The Lyric Opera's recent production of Wolfgang Mozart Amadeus' "The Magic Flute," which ran last month, was named the Best Theatre Show of 2021 by Time Out Chicago. The publication's editor, Zach Long wrote, "A night at the opera doesn't get much more spectacular than this adaptation of The Magic Flute, which the Lyric Opera presented this fall. Originating from the Komische Oper Berlin, the show eschewed sets in favor of a large screen that was bathed in projections of intricate animations. With interludes inspired by the visual language of silent film, a cast of characters caked in white make-up belted out the opera’s dramatic score amid a sea of psychedelic imagery. With any luck, it won’t be the Lyric’s last production that recontextualizes the stage and reimagines what an opera can look like."
In 1976, Ingmar Bergman directed a screen version of the opera, which received four stars from my late husband Roger Ebert, who wrote, "His 'Magic Flute' is directed with a cheerful relish for its fairy-tale adventures, its young lovers and sinister sorcerers and improbable special effects. To film it, he decided to stay in the period, to approach the work head on and in its own spirit as a sort of spooky, funny bedtime story. [...] Bergman lets us see how the special effects work, he gives us backstage glimpses of the players hurrying to meet cues and relaxing during the intermission, and we're reminded of the many other backstage scenes in his films. We're supposed to be conscious of watching a performance, and yet at some level Bergman also wants Mozart's fantasy to work as a story, a preposterous tale, and it does. This must be the most delightful film ever made from an opera."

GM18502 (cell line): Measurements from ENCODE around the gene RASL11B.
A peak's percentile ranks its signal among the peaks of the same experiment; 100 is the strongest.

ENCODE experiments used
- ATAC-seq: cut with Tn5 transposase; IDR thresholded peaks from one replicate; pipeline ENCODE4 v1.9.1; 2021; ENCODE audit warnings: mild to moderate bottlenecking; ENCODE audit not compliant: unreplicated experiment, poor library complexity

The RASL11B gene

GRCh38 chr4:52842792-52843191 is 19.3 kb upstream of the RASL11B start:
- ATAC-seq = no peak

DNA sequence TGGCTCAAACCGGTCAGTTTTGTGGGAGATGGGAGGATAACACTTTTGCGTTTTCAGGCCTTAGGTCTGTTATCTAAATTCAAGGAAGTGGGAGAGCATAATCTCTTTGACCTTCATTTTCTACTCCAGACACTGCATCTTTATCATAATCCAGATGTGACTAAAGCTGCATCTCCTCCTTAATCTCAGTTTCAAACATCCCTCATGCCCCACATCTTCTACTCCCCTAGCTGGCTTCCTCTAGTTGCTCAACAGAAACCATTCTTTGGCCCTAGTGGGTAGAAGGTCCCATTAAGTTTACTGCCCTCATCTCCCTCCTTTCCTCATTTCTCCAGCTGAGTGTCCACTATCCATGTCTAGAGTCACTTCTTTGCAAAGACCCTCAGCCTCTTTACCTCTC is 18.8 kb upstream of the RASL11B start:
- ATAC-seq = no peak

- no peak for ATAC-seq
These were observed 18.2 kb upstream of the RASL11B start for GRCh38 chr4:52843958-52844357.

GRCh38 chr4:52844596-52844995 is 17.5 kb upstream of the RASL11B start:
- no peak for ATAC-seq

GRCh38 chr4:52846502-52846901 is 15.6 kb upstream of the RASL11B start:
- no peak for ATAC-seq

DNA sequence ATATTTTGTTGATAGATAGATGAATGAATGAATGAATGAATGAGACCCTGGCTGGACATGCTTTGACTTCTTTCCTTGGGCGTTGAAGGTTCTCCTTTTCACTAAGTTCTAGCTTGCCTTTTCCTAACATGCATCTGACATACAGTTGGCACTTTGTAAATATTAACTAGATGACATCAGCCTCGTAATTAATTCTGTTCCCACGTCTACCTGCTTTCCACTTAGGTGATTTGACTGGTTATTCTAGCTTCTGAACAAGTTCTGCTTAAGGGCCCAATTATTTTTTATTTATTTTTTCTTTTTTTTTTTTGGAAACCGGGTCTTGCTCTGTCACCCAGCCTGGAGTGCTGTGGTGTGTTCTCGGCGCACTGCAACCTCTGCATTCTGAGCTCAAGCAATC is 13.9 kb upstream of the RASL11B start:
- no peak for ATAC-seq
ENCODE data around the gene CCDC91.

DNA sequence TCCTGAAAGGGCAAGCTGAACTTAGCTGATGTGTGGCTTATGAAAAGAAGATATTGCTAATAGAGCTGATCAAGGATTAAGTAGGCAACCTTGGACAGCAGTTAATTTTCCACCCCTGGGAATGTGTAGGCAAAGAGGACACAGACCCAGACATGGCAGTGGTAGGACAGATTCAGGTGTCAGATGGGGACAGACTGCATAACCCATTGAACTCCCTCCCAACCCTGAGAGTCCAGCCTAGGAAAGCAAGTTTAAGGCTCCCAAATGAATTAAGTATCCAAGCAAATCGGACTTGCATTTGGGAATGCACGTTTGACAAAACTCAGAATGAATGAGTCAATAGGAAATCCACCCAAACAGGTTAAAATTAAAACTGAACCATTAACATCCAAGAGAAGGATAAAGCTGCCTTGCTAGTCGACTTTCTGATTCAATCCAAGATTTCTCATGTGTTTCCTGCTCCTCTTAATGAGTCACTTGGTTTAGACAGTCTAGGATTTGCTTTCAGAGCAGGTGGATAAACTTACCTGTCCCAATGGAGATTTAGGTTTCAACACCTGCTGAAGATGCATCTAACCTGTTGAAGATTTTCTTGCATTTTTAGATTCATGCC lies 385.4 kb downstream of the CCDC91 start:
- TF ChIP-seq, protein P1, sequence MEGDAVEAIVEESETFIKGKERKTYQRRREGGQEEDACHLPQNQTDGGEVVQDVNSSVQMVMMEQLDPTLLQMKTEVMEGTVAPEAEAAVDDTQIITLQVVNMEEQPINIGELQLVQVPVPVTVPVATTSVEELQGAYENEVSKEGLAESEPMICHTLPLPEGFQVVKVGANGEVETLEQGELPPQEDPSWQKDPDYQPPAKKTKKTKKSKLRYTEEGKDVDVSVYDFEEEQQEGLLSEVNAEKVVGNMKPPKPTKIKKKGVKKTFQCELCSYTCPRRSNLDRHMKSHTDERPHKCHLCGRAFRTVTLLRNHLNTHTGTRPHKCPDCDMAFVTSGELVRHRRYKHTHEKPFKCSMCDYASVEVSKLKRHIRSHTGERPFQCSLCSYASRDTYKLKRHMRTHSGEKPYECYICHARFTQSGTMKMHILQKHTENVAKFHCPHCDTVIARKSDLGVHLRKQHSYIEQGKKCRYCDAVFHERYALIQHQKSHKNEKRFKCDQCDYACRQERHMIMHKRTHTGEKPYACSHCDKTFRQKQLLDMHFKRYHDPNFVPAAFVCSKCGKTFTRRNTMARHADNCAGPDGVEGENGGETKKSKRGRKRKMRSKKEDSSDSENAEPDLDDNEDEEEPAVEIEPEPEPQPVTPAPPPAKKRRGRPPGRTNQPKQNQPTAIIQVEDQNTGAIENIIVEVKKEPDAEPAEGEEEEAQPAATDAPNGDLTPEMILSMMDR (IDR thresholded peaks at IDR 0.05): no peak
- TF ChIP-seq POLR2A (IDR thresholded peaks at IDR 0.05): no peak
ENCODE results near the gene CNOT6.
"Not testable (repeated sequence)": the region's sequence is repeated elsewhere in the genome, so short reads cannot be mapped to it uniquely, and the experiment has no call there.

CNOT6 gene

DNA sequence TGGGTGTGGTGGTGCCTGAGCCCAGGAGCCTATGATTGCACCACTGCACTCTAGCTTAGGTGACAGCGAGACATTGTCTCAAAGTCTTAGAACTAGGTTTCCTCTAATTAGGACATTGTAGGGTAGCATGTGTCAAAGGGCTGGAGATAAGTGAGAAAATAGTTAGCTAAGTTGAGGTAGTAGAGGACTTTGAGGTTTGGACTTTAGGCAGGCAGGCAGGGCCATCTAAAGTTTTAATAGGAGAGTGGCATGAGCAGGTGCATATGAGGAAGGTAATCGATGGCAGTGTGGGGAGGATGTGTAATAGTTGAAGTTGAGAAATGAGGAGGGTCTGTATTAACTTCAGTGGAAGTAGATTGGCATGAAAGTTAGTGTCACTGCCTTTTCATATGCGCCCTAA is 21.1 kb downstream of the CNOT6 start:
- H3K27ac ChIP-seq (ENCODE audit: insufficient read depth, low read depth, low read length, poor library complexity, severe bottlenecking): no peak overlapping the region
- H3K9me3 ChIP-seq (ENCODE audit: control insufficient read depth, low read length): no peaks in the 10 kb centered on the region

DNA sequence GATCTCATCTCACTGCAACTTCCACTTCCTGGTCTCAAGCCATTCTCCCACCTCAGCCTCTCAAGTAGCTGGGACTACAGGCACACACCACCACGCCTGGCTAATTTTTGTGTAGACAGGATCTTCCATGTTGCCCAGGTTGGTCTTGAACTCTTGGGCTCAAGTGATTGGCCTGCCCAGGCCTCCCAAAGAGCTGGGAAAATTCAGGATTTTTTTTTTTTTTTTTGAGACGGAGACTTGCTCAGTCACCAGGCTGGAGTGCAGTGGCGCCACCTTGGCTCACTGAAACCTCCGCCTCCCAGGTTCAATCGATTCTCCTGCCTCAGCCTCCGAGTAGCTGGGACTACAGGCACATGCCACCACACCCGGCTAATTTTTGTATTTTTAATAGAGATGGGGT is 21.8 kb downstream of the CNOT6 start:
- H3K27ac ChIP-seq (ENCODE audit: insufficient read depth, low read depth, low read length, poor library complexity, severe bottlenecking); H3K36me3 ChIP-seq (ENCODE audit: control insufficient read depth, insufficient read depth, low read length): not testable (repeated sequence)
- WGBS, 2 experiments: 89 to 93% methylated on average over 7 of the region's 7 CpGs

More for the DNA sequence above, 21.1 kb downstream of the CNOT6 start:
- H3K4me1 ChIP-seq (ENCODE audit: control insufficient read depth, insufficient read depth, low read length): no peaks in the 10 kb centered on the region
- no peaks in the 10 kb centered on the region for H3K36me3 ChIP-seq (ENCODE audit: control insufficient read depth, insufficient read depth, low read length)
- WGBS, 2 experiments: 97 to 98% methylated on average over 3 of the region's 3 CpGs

Roger and I bonded over, among other things, our love of opera. In fact, our first date was at the Lyric Opera ("Tosca"), and I now serve on the Board of Directors. Although our strongest emotions leaned toward the more traditional performances, we also encouraged a reimagining of contemporary opera using the talents of current lyricists and creatives. Roger would have applauded the Lyric Opera's presentation of "The Magic Flute." I encourage the steps the Lyric is taking to bring opera to a wider audience, including the Lyric Unlimited Committee, which has worked with neighborhoods groups and schools in Chicago.